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White Syndrome in Acropora muricata: nonspecific bacterial infection and ciliate histophagy

Lookup NU author(s): Dr Michael Sweet, Professor John Bythell

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This work is licensed under a Creative Commons Attribution 4.0 International License (CC BY 4.0).


Abstract

Selective antibiotic treatment of white syndrome (WS)-affected corals (Acropora muricata) from Fiji was used to identify 3 potential bacterial pathogens of the disease. Interestingly, the suite of bacterial associates of the disease was different to that recently identified using identical primer sets for WS on the GBR and in the Solomon Islands. In addition to the three bacterial pathogenic candidates and as previously shown for WS and more recently for white band disease (WBD) in the Caribbean, all samples of the disease were specifically associated with the histophagous ciliate Philaster lucinda. From the pattern of disease progression and histopathology in relation to the selective elimination of microbial groups, we conclude that these ‘white’ diseases are a result of a nonspecific bacterial infection and a ‘secondary’ infection by the P. lucinda ciliate. Although we have not observed the initiation of infection, a nonspecific, multispecies bacterial infection appears to be a co-requirement for WS lesion progression and we hypothesize that the bacterial infection occurs initially, weakening the defences of the host to predation by the ciliates. Such ciliate histophagy gives rise to the characteristic white band of denuded coral skeleton that gives these diseases their names. The characteristics of the microbial communities of WBD and WS appear identical, and since the bacterial associates of WS vary geographically (and/or temporally), there appears to be no logical distinction between WS in the Indo-Pacific and WBD in the Caribbean.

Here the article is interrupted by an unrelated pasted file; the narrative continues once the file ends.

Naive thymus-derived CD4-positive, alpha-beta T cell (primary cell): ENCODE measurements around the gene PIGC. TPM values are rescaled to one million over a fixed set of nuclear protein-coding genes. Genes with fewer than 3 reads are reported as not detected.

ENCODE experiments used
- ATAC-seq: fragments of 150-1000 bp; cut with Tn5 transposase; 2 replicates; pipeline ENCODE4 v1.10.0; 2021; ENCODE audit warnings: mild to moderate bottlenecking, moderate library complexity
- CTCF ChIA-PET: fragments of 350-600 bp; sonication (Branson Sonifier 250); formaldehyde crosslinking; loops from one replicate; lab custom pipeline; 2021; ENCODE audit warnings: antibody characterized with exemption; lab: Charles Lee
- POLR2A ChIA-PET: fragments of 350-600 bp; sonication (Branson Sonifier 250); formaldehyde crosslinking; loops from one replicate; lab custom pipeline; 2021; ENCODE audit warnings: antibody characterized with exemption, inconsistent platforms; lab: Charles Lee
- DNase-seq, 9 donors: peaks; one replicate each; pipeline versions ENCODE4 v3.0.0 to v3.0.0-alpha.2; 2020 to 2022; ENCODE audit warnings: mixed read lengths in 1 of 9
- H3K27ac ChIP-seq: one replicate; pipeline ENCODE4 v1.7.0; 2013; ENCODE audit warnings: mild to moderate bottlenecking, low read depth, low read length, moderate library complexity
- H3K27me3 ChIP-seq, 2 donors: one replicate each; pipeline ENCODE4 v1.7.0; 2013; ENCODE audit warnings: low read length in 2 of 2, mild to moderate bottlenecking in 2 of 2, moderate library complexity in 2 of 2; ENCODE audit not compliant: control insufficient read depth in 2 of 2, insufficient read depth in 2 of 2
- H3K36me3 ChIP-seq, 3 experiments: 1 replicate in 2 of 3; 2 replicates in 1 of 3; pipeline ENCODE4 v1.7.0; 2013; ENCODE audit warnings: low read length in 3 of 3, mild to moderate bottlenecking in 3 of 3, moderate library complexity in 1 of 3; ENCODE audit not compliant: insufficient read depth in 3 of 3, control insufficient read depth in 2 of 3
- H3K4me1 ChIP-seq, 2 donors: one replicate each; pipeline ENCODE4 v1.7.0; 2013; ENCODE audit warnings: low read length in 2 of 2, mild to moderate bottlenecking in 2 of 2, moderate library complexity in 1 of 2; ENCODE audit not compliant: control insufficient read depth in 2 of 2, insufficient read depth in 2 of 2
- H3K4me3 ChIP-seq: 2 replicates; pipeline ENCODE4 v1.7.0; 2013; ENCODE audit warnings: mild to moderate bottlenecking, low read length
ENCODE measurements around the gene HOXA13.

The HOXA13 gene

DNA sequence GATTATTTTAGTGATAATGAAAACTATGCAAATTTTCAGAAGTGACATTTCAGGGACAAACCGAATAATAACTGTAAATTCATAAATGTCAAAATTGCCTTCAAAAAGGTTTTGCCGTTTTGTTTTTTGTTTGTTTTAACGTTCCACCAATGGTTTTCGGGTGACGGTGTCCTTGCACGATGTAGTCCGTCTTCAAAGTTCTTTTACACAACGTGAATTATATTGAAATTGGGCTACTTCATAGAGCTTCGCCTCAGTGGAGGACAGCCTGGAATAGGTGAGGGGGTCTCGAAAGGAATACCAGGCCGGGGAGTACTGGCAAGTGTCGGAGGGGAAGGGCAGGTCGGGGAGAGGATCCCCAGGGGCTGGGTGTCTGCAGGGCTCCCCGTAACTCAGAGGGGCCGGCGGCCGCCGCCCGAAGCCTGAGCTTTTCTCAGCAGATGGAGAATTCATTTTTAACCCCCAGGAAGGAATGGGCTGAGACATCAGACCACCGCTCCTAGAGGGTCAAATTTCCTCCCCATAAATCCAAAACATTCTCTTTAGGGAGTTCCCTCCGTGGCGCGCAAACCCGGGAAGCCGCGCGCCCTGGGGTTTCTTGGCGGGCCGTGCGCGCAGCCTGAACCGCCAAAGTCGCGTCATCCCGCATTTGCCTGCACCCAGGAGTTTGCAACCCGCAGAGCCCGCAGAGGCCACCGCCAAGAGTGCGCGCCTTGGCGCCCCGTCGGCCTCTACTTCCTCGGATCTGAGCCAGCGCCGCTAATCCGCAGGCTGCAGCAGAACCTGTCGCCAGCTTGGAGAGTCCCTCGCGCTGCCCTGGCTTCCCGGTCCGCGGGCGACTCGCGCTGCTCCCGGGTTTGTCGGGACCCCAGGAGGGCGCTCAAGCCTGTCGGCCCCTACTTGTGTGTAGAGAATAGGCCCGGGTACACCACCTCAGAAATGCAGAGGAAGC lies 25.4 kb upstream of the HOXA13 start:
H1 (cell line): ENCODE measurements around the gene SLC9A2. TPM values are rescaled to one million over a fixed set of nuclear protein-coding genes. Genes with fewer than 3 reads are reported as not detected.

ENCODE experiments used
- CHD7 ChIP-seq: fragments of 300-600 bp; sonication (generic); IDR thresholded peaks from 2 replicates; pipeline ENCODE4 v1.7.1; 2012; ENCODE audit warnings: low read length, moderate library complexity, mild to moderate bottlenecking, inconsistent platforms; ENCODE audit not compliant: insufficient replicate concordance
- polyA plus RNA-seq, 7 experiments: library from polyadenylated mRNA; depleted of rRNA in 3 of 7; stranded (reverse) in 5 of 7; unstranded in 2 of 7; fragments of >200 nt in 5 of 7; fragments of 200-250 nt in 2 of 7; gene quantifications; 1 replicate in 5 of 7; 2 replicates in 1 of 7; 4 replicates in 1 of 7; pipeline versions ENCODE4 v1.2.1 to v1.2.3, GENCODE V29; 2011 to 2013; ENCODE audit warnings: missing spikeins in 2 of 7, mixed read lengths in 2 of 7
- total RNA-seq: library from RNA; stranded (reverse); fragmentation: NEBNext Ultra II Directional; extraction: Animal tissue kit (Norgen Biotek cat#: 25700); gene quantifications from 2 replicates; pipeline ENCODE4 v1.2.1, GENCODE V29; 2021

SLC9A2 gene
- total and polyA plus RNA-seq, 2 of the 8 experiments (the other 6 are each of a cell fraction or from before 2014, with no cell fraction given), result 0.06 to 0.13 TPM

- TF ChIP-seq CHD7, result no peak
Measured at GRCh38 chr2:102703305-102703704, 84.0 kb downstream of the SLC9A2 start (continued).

Publication metadata

Author(s): Sweet MJ, Bythell JC

Publication type: Article

Publication status: Published

Journal: Molecular Ecology

Year: 2015

Volume: 24

Issue: 5

Pages: 1150-1159

Print publication date: 01/05/2015

Online publication date: 23/02/2015

Acceptance date: 28/01/2015

ISSN (print): 0962-1083

ISSN (electronic): 1365-294X

Publisher: John Wiley & Sons Ltd

URL: http://dx.doi.org/10.1111/mec.13097

DOI: 10.1111/mec.13097

PubMed id: 25652762


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